If this Australian animal is after you, it might be personal

How Deadly
How Deadly is a series of short videos featuring ABC’s resident ‘nature nerd’, Ann Jones, available on iView. Ann answers all the pressing questions: how realistic are the crocodile scenes in movies like Lake Placid and Crocodile Dundee? Are snakes cannibals? How do kangaroos feel about parachutes? How many people have been murdered by emus? And how did they train Skippy to perform all those stunts?

How Deadly is worth watching to hear Ann refer to snakes as ‘bush tinsel’, and for the revelation that swooping ‘maggies’ have particular proclivities: some hate bike riders, some go after posties because of their hi-vis gear, and – because they can recognise faces – some target specific individuals. So if you’re getting swooped, remember – it might be personal.*

Ann says that emus have never murdered anyone, but emu expert Stephen Schmidt disagrees. According to him, ‘people have been killed by them.’

In a recent ABC article about emus being banned from a western Queensland pub after ‘toileting’ all over the place, Schmidt said, ‘I’ve had them chase me up onto the top of the truck.’ Meaning, presumably, that if he hadn’t managed to get up there, the oversized birds would have murdered him.

Schmidt doesn’t mention how many days he had to wait atop his truck before the homicidal birds finally scuttled off to find someone else to terrorise.

Nor does he offer any evidence of emu murders. But he must know what he’s talking about, since he works with the birds daily. His farm name, Try It Emu, seems like a direct taunt (this might explain the truck scenario). So maybe magpies aren’t the only Australian birds with a personal beef.

These sorts of Australiana facts are among my favourite things to discuss, and soon I’ll be doing just that on Zoom with author Cass Moriarty. Join us! Two female authors and book cover
Ashley Kalagian Blunt in conversation with Cass Moriarty
Thursday 6 August, 6:30-7:30pm AEST, online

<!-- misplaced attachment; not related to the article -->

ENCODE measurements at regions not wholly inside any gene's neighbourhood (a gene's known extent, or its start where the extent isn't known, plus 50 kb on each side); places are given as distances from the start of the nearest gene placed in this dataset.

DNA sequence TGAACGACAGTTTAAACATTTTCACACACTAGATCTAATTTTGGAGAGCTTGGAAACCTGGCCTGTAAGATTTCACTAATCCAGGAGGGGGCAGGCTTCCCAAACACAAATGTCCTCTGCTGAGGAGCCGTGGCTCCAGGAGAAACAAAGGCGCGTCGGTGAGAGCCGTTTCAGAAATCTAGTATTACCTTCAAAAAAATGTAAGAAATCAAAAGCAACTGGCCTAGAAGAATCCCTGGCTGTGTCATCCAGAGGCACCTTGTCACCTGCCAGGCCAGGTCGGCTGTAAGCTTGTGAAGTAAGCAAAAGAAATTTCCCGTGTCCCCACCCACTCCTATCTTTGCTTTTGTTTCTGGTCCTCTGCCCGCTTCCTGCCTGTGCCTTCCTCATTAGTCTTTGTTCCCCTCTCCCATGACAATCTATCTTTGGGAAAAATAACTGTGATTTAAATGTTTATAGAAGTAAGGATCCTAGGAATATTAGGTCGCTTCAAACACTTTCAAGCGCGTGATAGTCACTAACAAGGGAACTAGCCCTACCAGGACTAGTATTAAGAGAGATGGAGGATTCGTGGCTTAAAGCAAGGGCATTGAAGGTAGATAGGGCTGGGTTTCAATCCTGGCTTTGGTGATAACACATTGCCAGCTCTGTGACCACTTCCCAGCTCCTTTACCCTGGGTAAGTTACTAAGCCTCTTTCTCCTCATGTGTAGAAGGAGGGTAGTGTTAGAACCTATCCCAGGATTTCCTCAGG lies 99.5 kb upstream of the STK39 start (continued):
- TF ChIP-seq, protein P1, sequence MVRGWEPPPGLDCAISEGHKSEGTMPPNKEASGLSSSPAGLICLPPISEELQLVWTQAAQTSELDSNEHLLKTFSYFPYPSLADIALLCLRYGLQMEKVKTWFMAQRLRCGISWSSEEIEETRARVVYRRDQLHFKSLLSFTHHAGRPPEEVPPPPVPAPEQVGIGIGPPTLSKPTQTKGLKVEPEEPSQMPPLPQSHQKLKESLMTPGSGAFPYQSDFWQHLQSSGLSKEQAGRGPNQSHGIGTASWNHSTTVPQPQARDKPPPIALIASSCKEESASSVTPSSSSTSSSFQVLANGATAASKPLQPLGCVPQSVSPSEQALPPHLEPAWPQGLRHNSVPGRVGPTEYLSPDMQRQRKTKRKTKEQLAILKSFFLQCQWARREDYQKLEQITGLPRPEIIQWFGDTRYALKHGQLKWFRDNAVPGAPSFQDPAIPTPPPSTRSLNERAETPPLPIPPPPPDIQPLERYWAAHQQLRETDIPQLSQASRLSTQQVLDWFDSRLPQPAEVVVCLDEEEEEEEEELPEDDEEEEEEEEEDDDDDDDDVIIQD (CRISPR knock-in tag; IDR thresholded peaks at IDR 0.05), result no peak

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Free, RSVP here >>

*This was first published by Writing NSW

Cross-country caramel slice showdown

When WA author Monique Mulligan prepares for an author interview, she really prepares.

And by that I mean she convinces her husband to go to the shops for condensed milk so she can make homemade caramel slice. Look at these beauties.pile of caramel slices Monique interviewed me for the Koorliny Arts Centre’s program Live: Stories on Stage this week, and she was definitely in the spirit of How to Be Australian.

Her baking prowess made me realise I’ve never made caramel slice. It also made me realise there’s a good reason for that: I would eat the whole pan in a day. As much as I’m a strong advocate for Australia embracing its place in world history as the homeland of the caramel slice, I’m also aware that too much caramel will one day give me diabetes.

Instead I bought a single gigantic caramel slice from a local cafe. What it lacks in flavour it makes up for in size.
Laptop and caramel sliceMonique shared her own experience of moving from Sydney to Perth. She also asked some excellent questions, including how I would convince Canadians to visit Australia once we can all travel again. The answer to that is four simple words: “Australia – now spider-free!”

(Technically Australia isn’t spider-free, but that discovery can be part of the fun once visitors arrive and walk into a human-sized golden-orb spider web.)

She also asked if she were going to move to Winnipeg for a year, what three things would she need to know. One of my key tips is about driving in snow.

Swirling snow decreases visibility and the streets get icy slick unless the gravel trucks have been around to spray grit at the intersections. The key rule in these circumstances is to never slam your brakes. Slamming your brakes causes your tires to lock. When that happens, your vehicle becomes a two-ton metal cannonball on an unknown trajectory and you’re just along for the ride. When driving on ice, you’re meant to triple your braking distance and pump your brakes gently, like you’re giving CPR to a baby with your foot. Caramel Slice on How to Be AustralianOne of our audience members also asked how my husband feels about being a central character in the book, and if he had veto power, which is an excellent question. Steve told me that he didn’t want to read the book because, to quote, “I was there, I don’t need to read it”. But I made him read it anyway, because that’s what marriage is about.

Order How to Be Australian now from
Your local bookshop | Booktopia | Amazon | Outside Australia

 

Be Nice to Australians Month

Part of learning how to become Australian has meant trying to figure out the relationship between Australian and New Zealand.
Woman stands on hilltop bench above Auckland
Growing up in Canada, I never thought much about NZ. Australia had a defined character, a national brand, thanks to Crocodile Dundee and Foster’s beer ads. New Zealand was just a place on the map, like Wales or Delaware.

One article described Aus and NZ as “two warring children with the same parents“, which is a lengthy way to say siblings. The author couldn’t pinpoint the origins of the rivalry, though a lot of it has to do with sport – and possibly the Nobel Prize in Chemistry.